Power skating coach Barb Aidelbaum works with Vancouver Canucks defenceman Dan Hamhuis during an informal skate of Canucks players at UBC's Thunderbird Sports Centre in Vancouver on Tuesday, Sept 18, 2012.
Photograph by: Arlen Redekop, PNG
VANCOUVER — While most of his locked-out teammates had long since left the ice Tuesday, Vancouver Canuck defenceman Dan Hamhuis was on another sheet at UBC's Thunderbird Arena diligently doing drills with skating coach Barb Aidelbaum.
Hamhuis is considered one of the smoother skaters on the Canucks, if not the entire NHL, so watching him work for a full hour with Aidelbaum was a bit intriguing. What gives? What could he possibly learn at age 29 after eight NHL seasons and two in the American Hockey League?
“I'm certainly not the fastest and quickest guy in the NHL but I'm trying to be,” Hamhuis said with a laugh.
The Smithers native said he first worked with Aidelbaum when he was a junior and young pro, attending summer skating camps arranged by his original agent Ross Gurney. When Hamhuis signed with the Canucks two summers ago, he decided to give Aidelbaum a call.
“I always feel it's a great way to start a season, just getting all the technical stuff down and technique back to where it should be,” Hamhuis said. “Since signing with Vancouver, I've worked with her for 2-3 sessions before training camp. We work on just being efficient at pivoting, not wasting steps, not sliding where you should be pushing, just the little finer details of skating.
“As a defenceman, you have a lot of activity to deal with and agility and backwards skating are huge components. I have certain imbalances throughout my body that we kind of focus on to make sure they're not holding me back. What she does is all customized to each player.”
With the lockout still in its infancy, Hamhuis wasn't certain how much, or how long, he'll continue working with Aidelbaum.
“We've had four sessions since I've been back in Vancouver and maybe we'll spread it out a little bit more,” Hamhuis said. “I'll probably work with her maybe once a week now, or maybe once every two weeks. We'll see how long this goes.”
SWEET 14: Nine NHL players and five would-be Canucks comprised the group of 14 that skated Tuesday at UBC. The players again wore their Canuck practice jerseys inside out, although the Canuck logo was visible on their helmets and pants.
The NHL roll call included Hamhuis, the Sedin twins, Cory Schneider, Manny Malhotra, Kevin Bieksa, Mason Raymond, Max Lapierre and L.A. Kings blueliner Willie Mitchell. The prospects, who are heading to the Chicago Wolves' American League training camp Sept. 28, were led by Jordan Schroeder and Kevin Connauton. Also in the group were Kellen Tochkin, Prab Rai and minor-leaguer John Negrin.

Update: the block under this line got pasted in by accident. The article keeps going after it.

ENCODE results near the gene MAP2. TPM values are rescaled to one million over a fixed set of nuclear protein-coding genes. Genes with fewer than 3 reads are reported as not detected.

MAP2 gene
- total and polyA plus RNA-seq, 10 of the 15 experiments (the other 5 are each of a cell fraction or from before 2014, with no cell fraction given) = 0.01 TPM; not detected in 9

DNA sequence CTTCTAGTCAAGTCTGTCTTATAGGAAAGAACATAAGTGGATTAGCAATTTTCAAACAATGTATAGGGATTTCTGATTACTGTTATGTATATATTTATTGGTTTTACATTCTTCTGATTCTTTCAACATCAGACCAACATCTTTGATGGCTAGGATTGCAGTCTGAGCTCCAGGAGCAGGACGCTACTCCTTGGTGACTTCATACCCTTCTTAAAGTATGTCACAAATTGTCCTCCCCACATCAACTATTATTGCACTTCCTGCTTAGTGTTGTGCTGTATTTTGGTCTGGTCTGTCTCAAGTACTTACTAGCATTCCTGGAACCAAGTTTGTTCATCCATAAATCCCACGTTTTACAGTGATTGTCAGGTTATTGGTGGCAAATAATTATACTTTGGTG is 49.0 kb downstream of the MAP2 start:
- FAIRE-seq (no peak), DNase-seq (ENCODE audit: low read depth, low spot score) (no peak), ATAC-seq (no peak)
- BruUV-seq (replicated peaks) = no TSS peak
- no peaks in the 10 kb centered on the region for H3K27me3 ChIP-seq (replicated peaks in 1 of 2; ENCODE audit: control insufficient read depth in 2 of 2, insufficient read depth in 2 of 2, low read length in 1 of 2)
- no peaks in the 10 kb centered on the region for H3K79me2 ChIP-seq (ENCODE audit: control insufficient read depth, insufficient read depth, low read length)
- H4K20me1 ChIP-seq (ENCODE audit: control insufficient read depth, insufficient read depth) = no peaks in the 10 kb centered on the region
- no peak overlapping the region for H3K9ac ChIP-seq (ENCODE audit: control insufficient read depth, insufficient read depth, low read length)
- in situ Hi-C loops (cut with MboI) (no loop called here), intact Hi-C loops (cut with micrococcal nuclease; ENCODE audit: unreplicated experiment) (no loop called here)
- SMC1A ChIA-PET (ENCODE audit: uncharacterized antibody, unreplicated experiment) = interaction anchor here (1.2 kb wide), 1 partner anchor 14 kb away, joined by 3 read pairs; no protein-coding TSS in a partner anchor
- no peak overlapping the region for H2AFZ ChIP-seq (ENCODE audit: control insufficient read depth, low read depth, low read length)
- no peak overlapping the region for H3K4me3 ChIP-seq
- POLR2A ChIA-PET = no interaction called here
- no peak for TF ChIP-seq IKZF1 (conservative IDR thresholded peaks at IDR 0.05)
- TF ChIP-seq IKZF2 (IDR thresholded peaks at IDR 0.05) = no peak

The locked-out players won't skate on Wednesday but instead plan to play soccer.
“Working out and skating five days a week could get boring fast so we've made plans to have a day in between where we're going to do some cross training and make it as fun as possible,” said Hamhuis. “Whether it's soccer or maybe beach volleyball or something, we're going to be creative and make it fun.”
The Grouse Grind is apparently out.
“It's been suggested but we're finding other things to do, yeah,” Hamhuis said..
NAME BLAME: A few NHL players have used the internet to get personal with commissioner Gary Bettman. Teemu Selanne called him the “NHL's most hated person” in his blog (translated from Finnish to English) while others have made references to Bettman's apparent lack of a noticeable athletic career.
“That's just guys speaking their minds,” said Malhotra, a member of the NHLPA's bargaining committee, when asked if he felt it was counter-productive to throw around the personal insults. “They're grown men and I don't think that type of name calling really hurts their feelings, to be quite honest. It is what it is.”
“Players can say whatever they want,” said Daniel Sedin. “We're just trying to get a deal done. That's all we're really worried about.”
OPPORTUNITY LOST? If the lockout drags well into the fall and there aren't proper training camps, or any camps at all (worst-case), Jordan Schroeder intends to keep plugging along in the American League. Schroeder, the Canucks' first pick in the 2009 entry draft, was thought to have a crack at the big club with Ryan Kesler sidelined until at least December by shoulder and wrist surgeries.
Schroeder, who turns 22 on Sept. 29, has 31 goals and 72 points in two AHL campaigns.
“Emotionally, I'm great,” he said. “I'll get some more time to develop and, hopefully, when I do get my opportunity, I'm more ready than I am now. I would have liked to have a pre-season here and prove myself but I can't control it. So I'm going to have the mindset of just going down to Chicago and working my butt off so when the time does come, I'll hopefully get an opportunity to come up.”
A native of Minnesota, Schroeder opted to stay in Vancouver even though there is plenty of ice available for locked-out players in his home state.
“I was in Minnesota all summer training but I wanted to come here and be around the (NHL) guys and get to know them a little better,” he said. “They're awesome guys. They treat all the younger guys with respect. So it's been good. I'll be leaving this weekend to head home for a couple of days and then I'll probably drive to Chicago for the Wolves camp.”
QUOTABLE: “This isn't much different than skating in the summer. You find your ice and you find your weight room. The tricky part right now is knowing how to taper, or build up, your program. But you just deal with the situation.” – Canuck winger Mason Raymond on lockout workouts.
“We're all trying to come up with some drills. That's the tough part.” – Daniel Sedin on the player-run skates at UBC.
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